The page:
A couple of weekends ago, I was at Marina Bay Sands for the Asian Value Investing Conference. The conference had a lineup of value investing speakers, with Mary Buffett as the keynote speaker.
Other speakers include Seah Sean and Cayden Chang (Mind Kinesis Value Investing Academy), Anthony Hoe (Senior Fund Manager of Phillip GEMS Managed Accounts), Anson Chow (Deutsche Bank) and Wong Hur Ming (Deutsche Asset Management).
Mary Buffett is actually the (ex) daughter-in-law of Warren Buffett, and has published a number of books on investing.
After a short introduction by Asa Soo from Phillip Capital, Mary Buffett took the stage.
It was the first time i was listening to Mary Buffett, and to be honest, I was actually quite disappointed with this particular segment. She was reading from a prepared script (for 30 minutes), and it was nowhere as stimulating as the delivery of Jim Rogers the previous week.
Mary spoke about some aspects of value investing and also what Warren Buffett has done or will do. The other segments were better as they involved some interaction. Rather than summarizing each speaker’s portion, I will just try to list out all the points that I can remember below:
The Q and A segment was not very eventful, with the panel answering questions that were submitted earlier. Sean seemed to enjoy himself answering the questions, and Mary even managed to skip answering a couple of questions by saying “I agree with Sean” after Sean had given a lengthy reply.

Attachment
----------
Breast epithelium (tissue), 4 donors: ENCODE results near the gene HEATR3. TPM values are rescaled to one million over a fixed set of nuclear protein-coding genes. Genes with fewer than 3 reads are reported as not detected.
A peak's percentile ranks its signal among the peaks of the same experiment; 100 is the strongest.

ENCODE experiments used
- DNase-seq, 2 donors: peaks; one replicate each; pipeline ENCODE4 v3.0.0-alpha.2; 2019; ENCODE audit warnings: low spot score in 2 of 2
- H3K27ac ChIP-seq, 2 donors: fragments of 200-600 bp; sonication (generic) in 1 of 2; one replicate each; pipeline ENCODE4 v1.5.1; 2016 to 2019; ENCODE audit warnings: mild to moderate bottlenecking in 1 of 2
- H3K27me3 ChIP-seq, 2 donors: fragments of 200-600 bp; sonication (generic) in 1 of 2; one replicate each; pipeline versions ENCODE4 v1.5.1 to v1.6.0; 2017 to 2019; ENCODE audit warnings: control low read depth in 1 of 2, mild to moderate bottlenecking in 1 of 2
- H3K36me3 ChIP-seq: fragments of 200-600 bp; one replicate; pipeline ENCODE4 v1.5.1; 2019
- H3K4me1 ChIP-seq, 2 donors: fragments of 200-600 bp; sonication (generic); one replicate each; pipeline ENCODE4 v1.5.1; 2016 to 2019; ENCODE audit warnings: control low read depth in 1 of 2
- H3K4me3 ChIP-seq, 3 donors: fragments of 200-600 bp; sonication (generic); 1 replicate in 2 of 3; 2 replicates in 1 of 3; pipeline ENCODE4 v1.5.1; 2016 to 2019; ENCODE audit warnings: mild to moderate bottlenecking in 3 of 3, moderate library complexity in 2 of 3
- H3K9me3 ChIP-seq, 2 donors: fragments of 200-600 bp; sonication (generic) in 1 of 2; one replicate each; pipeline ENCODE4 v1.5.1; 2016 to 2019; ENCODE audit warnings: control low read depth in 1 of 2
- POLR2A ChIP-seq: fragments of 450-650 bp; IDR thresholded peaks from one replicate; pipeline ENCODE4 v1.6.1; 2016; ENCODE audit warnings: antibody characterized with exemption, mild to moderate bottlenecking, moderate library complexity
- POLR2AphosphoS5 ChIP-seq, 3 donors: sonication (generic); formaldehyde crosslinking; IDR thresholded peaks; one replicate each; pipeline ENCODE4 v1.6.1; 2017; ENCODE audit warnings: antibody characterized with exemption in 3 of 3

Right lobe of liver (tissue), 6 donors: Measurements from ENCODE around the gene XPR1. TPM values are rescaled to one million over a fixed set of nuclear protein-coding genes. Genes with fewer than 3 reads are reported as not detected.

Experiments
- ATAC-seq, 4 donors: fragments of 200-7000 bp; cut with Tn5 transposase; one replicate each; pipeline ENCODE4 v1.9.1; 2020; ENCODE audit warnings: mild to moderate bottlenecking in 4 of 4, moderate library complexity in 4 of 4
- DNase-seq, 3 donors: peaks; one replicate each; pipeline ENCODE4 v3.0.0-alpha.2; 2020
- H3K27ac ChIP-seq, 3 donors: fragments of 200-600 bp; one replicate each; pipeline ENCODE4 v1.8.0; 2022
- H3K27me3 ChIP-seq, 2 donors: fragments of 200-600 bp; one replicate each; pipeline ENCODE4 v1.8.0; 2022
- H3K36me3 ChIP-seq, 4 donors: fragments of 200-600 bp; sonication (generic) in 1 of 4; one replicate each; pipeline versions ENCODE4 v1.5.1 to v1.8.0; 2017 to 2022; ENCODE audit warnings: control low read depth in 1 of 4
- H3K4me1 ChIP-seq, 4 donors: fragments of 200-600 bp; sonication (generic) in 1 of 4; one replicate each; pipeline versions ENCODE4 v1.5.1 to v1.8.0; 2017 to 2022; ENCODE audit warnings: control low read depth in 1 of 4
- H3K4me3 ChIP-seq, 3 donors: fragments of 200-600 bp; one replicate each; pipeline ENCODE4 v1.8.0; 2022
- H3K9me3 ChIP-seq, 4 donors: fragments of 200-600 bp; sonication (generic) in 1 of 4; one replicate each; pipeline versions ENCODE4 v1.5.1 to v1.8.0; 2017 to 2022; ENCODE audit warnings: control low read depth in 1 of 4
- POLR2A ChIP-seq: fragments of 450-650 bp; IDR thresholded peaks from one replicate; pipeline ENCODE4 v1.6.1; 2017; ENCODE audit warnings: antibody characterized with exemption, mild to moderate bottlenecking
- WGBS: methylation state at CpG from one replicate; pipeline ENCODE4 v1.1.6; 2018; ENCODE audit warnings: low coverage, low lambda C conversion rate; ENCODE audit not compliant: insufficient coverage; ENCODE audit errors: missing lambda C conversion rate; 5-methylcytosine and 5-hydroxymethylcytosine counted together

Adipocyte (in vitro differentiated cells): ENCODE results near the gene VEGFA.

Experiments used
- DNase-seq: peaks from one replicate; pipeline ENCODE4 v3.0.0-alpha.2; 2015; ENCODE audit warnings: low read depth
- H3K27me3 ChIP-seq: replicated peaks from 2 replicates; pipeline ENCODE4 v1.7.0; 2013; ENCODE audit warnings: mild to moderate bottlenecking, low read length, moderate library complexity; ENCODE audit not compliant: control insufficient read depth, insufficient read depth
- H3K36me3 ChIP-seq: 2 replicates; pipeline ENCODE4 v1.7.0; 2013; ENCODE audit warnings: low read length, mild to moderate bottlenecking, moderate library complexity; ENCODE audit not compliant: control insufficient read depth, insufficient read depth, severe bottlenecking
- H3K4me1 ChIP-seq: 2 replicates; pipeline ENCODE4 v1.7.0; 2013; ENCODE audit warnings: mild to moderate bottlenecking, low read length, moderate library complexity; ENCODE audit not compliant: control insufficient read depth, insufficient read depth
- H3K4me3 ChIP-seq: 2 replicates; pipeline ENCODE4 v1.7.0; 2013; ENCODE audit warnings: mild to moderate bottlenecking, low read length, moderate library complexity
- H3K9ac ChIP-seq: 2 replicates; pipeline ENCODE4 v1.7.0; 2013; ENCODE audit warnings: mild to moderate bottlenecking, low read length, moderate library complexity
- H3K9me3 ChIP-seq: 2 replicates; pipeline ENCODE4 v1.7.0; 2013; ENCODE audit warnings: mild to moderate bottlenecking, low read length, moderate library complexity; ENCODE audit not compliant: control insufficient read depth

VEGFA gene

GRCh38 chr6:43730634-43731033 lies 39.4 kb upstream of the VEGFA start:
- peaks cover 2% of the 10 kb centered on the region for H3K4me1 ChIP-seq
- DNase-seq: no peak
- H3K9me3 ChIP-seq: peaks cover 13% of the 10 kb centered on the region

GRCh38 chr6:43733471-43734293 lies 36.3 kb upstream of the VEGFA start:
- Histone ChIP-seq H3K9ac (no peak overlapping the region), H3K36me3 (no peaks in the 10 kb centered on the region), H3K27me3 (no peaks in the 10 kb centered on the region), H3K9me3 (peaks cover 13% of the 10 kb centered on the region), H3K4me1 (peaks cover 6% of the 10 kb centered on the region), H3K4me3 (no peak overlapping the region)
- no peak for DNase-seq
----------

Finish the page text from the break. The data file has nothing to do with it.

They did had time to take one live question from the audience, and as you would have expected, it was the standard question of “What should we buy now?”
Actually, I feel that the best place to learn about Warren Buffett’s investing methods is to read his annual letter to his shareholders, which you can download for free here:
Warren writes in a style that is very candid, and if you have not read them before, you should really go and have a look. And everything is available free – you don’t need to pay a couple of thousand dollars to Warren Buffett to learn about his methods. 🙂
I did spend a couple of years trying to summarize all his letters. I stopped at the year 2000, and you can find a collection of my summary here: